-- Robert Preidt
THURSDAY, Feb. 7 (HealthDay News) -- The anticancer drug Sutent
(sunitinib) does not cause tumors to grow faster after treatment
ends, according to a new study.
Previous research in animals suggested that tumor growth may
accelerate after patients stopped taking Sutent. The new findings,
from a study of kidney cancer patients, indicate that the drug does
not pose lingering risks for humans.
The researchers analyzed data from a phase 3 clinical trial that
led to Sutent's approval. They concluded that regardless of how
long patients took the drug, it did not cause harm, did not speed
up tumor growth and survival was not shortened after treatment
ended, according to the findings published online Feb. 7 in the
During treatment, Sutent slowed tumor growth and extended
patients' lives, the investigators pointed out in a journal news
Sutent, which is approved for the treatment of several different
cancers, targets proteins on the blood vessels that feed
"Last year, I was approached by two patients who had grave concerns about taking sunitinib due to an article [about research] conducted in animals. I realized that if clinical data exist that refute basic science, they must be published," study senior author Dr. Tito Fojo, of the U.S. National Cancer Institute, said in the news release.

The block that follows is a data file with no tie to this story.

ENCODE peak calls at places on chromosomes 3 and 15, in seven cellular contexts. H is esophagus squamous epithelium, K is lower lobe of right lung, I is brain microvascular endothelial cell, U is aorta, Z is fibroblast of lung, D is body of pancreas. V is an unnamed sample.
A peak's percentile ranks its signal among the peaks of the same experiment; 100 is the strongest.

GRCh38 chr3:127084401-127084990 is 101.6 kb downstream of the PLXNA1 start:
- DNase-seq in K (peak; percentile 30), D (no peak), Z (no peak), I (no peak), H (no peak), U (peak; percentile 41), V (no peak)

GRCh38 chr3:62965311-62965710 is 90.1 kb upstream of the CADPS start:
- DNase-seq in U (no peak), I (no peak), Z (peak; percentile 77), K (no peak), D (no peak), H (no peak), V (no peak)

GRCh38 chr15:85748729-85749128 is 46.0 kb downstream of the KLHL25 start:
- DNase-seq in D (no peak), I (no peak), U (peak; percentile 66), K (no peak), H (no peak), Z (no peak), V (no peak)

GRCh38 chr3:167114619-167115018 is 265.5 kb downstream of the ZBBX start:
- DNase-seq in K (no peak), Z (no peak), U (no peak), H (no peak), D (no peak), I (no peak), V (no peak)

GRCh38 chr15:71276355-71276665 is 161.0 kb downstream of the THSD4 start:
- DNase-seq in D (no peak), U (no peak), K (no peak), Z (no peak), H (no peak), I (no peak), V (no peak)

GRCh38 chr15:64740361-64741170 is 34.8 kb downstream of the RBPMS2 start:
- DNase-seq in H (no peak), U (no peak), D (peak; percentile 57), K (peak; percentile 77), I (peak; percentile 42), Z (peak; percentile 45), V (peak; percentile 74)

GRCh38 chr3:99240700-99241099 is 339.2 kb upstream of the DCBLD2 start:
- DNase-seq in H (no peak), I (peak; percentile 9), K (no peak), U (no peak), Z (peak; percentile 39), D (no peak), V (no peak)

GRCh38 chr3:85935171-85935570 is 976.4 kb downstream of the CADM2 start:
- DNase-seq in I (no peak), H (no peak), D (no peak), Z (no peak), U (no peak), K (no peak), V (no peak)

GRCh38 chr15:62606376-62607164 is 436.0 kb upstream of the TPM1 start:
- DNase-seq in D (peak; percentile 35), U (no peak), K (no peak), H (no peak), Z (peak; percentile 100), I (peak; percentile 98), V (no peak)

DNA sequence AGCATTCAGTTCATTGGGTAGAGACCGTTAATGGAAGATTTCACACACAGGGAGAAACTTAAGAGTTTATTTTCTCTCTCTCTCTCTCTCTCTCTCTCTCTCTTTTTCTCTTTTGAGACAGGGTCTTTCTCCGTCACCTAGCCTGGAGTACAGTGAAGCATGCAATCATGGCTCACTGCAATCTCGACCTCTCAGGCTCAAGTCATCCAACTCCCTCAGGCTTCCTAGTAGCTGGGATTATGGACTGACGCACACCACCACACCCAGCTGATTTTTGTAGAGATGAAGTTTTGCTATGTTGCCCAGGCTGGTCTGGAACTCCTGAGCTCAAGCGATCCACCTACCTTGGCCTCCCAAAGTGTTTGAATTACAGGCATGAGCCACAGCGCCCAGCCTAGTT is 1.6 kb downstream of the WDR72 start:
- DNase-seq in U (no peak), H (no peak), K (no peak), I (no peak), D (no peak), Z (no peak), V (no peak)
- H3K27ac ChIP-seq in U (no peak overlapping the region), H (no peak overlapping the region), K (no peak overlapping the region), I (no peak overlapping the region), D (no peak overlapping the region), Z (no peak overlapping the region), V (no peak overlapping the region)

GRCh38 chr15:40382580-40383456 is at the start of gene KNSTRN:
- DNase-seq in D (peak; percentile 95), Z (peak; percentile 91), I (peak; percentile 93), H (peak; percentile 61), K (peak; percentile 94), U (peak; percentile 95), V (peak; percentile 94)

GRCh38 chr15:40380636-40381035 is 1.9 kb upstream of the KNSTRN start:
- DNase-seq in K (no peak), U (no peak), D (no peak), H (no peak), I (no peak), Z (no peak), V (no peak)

These new findings should reassure patients, the study authors
"We hope [these findings] can be generalized to similar drugs but recognize that further studies will be needed," study first author Dr. Krastan Blagoev, of the U.S. National Science Foundation, said in the news release. "Nevertheless, other drugs also approved worldwide for a variety of cancers -- including sorafenib, pazopanib, and axitinib -- are similar to sunitinib, and this will give some reassurances that one need not expect things to get worse after such drugs are discontinued."
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